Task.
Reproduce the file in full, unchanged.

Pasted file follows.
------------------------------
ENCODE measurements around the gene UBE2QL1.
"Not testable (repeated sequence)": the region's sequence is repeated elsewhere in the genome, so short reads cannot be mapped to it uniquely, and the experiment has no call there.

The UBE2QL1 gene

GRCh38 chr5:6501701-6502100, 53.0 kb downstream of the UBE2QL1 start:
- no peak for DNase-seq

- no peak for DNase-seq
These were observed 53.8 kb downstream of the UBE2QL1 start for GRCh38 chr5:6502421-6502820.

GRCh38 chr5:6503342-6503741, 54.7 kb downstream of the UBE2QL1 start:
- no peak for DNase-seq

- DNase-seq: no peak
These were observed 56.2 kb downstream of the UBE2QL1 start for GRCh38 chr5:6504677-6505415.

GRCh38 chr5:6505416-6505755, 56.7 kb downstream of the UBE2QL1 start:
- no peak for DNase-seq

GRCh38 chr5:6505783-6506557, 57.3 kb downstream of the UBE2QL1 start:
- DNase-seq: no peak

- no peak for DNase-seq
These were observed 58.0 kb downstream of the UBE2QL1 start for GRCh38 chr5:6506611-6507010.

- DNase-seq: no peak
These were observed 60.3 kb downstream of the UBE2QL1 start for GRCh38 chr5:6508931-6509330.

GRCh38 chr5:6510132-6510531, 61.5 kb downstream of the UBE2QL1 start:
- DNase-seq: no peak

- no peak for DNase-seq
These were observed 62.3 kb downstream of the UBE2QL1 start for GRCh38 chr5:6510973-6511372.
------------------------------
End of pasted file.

ENCODE measurements around the gene UBE2QL1.
"Not testable (repeated sequence)": the region's sequence is repeated elsewhere in the genome, so short reads cannot be mapped to it uniquely, and the experiment has no call there.

The UBE2QL1 gene

GRCh38 chr5:6501701-6502100, 53.0 kb downstream of the UBE2QL1 start:
- no peak for DNase-seq

- no peak for DNase-seq
These were observed 53.8 kb downstream of the UBE2QL1 start for GRCh38 chr5:6502421-6502820.

GRCh38 chr5:6503342-6503741, 54.7 kb downstream of the UBE2QL1 start:
- no peak for DNase-seq

- DNase-seq: no peak
These were observed 56.2 kb downstream of the UBE2QL1 start for GRCh38 chr5:6504677-6505415.

GRCh38 chr5:6505416-6505755, 56.7 kb downstream of the UBE2QL1 start:
- no peak for DNase-seq

GRCh38 chr5:6505783-6506557, 57.3 kb downstream of the UBE2QL1 start:
- DNase-seq: no peak

- no peak for DNase-seq
These were observed 58.0 kb downstream of the UBE2QL1 start for GRCh38 chr5:6506611-6507010.

- DNase-seq: no peak
These were observed 60.3 kb downstream of the UBE2QL1 start for GRCh38 chr5:6508931-6509330.

GRCh38 chr5:6510132-6510531, 61.5 kb downstream of the UBE2QL1 start:
- DNase-seq: no peak

- no peak for DNase-seq
These were observed 62.3 kb downstream of the UBE2QL1 start for GRCh38 chr5:6510973-6511372.